DHS news release
Feb. 1, 2006
Alcohol and drug free may not be risk free; caution needs to be taken with school-funded casino nights
This guest opinion appeared in the February 2006 issue of ORHealth magazine.
By Jeff Marotta
February may seem a long time away from high-school commencement, but many schools and parent groups are already thinking about safe teen activities for graduation night.
For years, a favorite has been the casino night. And if you told moms and dads that it might be a bad idea, they would probably look puzzled.
I received a letter from a rural high school seeking financial support for an alcohol- and drug-free casino night. The alcohol- and drug-free part of the graduation activity sounded great.
But schools and parents endorsing casino nights points out our blindness to the risks associated with gambling.
That's because gambling has entered our mainstream culture as an entertaining, fun and harmless activity, which, indeed, it can be. I don't think gambling is inherently bad, immoral or without some good. But most people don't understand that gambling carries serious risks.
About one in 16 people who gamble will develop a gambling problem sooner or later. Like alcohol use, the younger people start and the more frequently they use, the greater their chances of getting hooked.
It's a hidden problem among our high school students. We hear about the challenges kids have saying "no" to drugs, violence and sex. But what about gambling?
In a 1,000-student Oregon high school, an estimated 41 students are problem or pathological gamblers. And fully 110 of the students are at high risk of developing gambling problems. Like other problem behaviors, we need to send messages that support healthy choices.
Oregonians have what is known as "convenience gambling," with more than 10,000 video-poker machines, nine tribal casinos and a popular lottery.
Casino nights threaten to worsen the odds of addiction by sending the message that if the school is organizing the activity, it must be safe and healthy for kids.
I remember a phone call from two high school seniors who were writing papers about gambling and teens. They disclosed that their freshman and sophomore social lives were mostly video games, playing sports and hanging out. Now, they said, they're mostly Texas Hold 'Em with stakes of $1 to $20. They told about a friend who spent his entire spring vacation playing online poker.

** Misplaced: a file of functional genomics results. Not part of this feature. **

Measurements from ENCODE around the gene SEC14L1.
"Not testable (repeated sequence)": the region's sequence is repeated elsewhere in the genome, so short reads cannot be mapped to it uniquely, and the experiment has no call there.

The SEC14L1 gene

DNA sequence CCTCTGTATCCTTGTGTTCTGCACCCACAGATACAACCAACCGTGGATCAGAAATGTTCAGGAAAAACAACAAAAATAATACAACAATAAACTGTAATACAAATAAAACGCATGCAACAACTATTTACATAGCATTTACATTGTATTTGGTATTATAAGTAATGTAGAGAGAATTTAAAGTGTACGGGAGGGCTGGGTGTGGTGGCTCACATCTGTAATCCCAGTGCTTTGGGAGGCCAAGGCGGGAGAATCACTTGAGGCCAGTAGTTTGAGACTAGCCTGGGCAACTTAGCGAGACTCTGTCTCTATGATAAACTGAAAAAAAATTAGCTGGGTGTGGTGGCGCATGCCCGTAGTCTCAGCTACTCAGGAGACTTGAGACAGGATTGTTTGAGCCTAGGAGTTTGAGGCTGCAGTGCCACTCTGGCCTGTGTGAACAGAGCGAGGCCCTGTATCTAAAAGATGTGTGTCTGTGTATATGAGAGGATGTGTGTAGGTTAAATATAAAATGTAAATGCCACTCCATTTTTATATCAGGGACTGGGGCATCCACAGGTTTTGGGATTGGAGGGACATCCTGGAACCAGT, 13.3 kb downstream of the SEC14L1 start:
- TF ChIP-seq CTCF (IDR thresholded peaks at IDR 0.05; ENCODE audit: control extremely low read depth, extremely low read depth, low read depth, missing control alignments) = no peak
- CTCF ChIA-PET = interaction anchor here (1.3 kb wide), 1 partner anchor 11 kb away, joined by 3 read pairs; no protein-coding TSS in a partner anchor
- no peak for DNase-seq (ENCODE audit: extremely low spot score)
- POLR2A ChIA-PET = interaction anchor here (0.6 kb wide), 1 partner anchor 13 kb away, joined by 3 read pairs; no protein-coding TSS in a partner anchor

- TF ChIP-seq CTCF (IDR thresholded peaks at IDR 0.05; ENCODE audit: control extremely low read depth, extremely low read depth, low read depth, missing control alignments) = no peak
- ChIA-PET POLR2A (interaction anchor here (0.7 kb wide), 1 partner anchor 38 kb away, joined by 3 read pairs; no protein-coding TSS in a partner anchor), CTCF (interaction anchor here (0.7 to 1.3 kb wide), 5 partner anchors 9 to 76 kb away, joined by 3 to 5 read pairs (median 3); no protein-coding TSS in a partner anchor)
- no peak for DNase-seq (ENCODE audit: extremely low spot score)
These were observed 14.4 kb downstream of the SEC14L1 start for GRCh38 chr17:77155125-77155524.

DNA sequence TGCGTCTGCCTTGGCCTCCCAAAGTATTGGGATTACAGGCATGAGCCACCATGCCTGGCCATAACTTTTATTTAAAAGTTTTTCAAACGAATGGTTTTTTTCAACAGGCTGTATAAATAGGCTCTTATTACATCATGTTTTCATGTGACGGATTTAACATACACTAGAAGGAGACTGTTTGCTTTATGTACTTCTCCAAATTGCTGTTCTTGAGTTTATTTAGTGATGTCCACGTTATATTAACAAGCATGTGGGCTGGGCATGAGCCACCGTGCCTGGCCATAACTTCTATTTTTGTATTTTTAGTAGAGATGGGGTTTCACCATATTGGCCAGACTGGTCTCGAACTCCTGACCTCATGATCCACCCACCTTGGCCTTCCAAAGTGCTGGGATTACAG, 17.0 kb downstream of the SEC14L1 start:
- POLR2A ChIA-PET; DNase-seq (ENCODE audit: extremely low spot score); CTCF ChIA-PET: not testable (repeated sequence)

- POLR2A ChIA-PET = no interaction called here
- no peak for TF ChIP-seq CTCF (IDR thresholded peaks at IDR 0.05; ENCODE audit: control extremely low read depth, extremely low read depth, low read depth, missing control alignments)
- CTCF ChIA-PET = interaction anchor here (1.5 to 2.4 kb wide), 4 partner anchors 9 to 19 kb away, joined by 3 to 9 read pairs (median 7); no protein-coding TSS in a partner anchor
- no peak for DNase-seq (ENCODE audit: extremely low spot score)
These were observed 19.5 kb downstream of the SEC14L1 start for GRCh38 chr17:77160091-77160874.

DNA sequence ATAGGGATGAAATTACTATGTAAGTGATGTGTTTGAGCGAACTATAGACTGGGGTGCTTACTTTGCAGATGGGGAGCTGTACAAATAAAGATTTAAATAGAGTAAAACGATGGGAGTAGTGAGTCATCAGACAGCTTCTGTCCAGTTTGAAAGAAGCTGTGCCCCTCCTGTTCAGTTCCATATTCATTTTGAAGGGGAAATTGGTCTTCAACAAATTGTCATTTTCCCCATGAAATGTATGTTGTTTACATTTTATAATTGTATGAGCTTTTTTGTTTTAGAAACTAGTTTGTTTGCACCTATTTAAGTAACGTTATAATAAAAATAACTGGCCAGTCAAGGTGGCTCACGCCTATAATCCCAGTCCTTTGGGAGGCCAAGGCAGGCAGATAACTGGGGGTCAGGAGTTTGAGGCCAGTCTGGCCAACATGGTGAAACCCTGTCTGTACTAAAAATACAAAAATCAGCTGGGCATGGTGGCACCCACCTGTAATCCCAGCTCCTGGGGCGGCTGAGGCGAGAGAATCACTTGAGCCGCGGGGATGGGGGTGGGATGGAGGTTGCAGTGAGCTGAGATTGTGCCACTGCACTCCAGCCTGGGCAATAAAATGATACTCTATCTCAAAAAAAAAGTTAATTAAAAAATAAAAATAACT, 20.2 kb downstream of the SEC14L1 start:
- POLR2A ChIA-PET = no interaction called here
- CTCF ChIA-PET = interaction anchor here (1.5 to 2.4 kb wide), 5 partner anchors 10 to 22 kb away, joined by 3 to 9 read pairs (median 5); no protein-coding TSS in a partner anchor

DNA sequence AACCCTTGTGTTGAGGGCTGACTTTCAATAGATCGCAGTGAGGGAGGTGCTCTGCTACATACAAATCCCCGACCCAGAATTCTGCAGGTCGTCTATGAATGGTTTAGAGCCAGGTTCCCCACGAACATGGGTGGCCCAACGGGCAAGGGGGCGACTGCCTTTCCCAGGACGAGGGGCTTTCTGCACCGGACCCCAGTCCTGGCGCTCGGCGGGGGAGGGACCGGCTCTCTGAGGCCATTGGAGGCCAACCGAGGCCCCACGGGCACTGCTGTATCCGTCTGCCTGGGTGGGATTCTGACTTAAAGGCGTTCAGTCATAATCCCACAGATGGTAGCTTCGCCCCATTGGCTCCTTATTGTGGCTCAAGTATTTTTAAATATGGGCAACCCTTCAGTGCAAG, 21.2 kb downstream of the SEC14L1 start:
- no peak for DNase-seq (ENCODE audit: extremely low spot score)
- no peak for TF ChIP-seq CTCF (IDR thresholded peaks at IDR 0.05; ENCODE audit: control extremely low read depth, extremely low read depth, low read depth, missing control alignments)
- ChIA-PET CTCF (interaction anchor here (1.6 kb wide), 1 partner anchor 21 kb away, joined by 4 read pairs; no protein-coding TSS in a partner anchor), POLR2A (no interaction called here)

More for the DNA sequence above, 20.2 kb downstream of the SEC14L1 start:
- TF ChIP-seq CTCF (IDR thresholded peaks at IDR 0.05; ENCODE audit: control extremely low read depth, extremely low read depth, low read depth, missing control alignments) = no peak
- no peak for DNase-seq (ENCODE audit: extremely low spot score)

As responsible adults, we have an obligation to educate our kids about the risks of gambling, tobacco, alcohol, drugs and other addictions. Consider: Among Oregon adults coming into gambling-addiction treatment, the average debt exceeds $23,000, nearly one in four committed a crime to get gambling money, and 6 percent attempted suicide.
Nevertheless, you might still want to go ahead with your casino night. After all, it's been successful in attracting teens to what seemed a wholesome alcohol- and drug-free activity.
If so, then consider setting up a booth with brochures, videos and interactive computer CDs –- describing the odds, illustrating general and personal risks, and dispelling gambling myths (such as that a "near miss" on a slot machine suggests that a winning pull may be close).
My office can provide the teen-friendly brochures, videos and interactive CDs to your school, paid for by the Oregon Lottery. You can contact me at Jeffrey.firstname.lastname@example.org or by phone at (503) 945-9709.
Would people who have seen problem gambling's negative outcomes recommend a school casino night? Absolutely not. But if the Class of 2006 is going to have such a night, then let's increase our graduates' odds of making informed and responsible choices.
Jeff Marotta, Ph.D., is problem gambling services manager in the Oregon Department of Human Services.